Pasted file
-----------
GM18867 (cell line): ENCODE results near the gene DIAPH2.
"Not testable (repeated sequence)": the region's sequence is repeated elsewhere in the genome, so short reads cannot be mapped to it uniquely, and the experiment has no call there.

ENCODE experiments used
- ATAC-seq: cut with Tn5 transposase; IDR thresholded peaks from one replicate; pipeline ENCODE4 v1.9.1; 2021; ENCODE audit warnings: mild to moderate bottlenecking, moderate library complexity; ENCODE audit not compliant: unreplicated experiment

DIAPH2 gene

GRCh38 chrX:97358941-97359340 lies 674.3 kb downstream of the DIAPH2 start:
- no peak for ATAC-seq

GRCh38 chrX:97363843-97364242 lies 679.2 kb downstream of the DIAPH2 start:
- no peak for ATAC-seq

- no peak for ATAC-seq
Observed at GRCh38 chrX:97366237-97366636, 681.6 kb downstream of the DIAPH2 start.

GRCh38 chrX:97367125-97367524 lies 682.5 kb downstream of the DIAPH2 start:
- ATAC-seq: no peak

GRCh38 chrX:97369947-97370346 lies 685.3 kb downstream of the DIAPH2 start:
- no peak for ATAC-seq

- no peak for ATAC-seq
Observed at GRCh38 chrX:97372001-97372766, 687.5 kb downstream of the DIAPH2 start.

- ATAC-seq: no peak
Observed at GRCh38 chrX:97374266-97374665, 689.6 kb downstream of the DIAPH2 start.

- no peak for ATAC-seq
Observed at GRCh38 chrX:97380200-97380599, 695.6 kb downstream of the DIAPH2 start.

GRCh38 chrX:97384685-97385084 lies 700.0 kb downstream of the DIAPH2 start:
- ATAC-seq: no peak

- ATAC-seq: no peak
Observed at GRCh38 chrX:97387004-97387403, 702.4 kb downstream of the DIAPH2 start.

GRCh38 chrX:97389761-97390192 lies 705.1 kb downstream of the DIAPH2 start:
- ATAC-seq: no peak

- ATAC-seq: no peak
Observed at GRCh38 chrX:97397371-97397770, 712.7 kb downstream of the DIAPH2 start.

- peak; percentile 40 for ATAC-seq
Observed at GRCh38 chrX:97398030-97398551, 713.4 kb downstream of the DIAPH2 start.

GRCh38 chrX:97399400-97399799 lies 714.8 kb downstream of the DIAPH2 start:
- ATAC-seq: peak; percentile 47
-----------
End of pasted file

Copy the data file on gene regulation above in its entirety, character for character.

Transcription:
GM18867 (cell line): ENCODE results near the gene DIAPH2.
"Not testable (repeated sequence)": the region's sequence is repeated elsewhere in the genome, so short reads cannot be mapped to it uniquely, and the experiment has no call there.

ENCODE experiments used
- ATAC-seq: cut with Tn5 transposase; IDR thresholded peaks from one replicate; pipeline ENCODE4 v1.9.1; 2021; ENCODE audit warnings: mild to moderate bottlenecking, moderate library complexity; ENCODE audit not compliant: unreplicated experiment

DIAPH2 gene

GRCh38 chrX:97358941-97359340 lies 674.3 kb downstream of the DIAPH2 start:
- no peak for ATAC-seq

GRCh38 chrX:97363843-97364242 lies 679.2 kb downstream of the DIAPH2 start:
- no peak for ATAC-seq

- no peak for ATAC-seq
Observed at GRCh38 chrX:97366237-97366636, 681.6 kb downstream of the DIAPH2 start.

GRCh38 chrX:97367125-97367524 lies 682.5 kb downstream of the DIAPH2 start:
- ATAC-seq: no peak

GRCh38 chrX:97369947-97370346 lies 685.3 kb downstream of the DIAPH2 start:
- no peak for ATAC-seq

- no peak for ATAC-seq
Observed at GRCh38 chrX:97372001-97372766, 687.5 kb downstream of the DIAPH2 start.

- ATAC-seq: no peak
Observed at GRCh38 chrX:97374266-97374665, 689.6 kb downstream of the DIAPH2 start.

- no peak for ATAC-seq
Observed at GRCh38 chrX:97380200-97380599, 695.6 kb downstream of the DIAPH2 start.

GRCh38 chrX:97384685-97385084 lies 700.0 kb downstream of the DIAPH2 start:
- ATAC-seq: no peak

- ATAC-seq: no peak
Observed at GRCh38 chrX:97387004-97387403, 702.4 kb downstream of the DIAPH2 start.

GRCh38 chrX:97389761-97390192 lies 705.1 kb downstream of the DIAPH2 start:
- ATAC-seq: no peak

- ATAC-seq: no peak
Observed at GRCh38 chrX:97397371-97397770, 712.7 kb downstream of the DIAPH2 start.

- peak; percentile 40 for ATAC-seq
Observed at GRCh38 chrX:97398030-97398551, 713.4 kb downstream of the DIAPH2 start.

GRCh38 chrX:97399400-97399799 lies 714.8 kb downstream of the DIAPH2 start:
- ATAC-seq: peak; percentile 47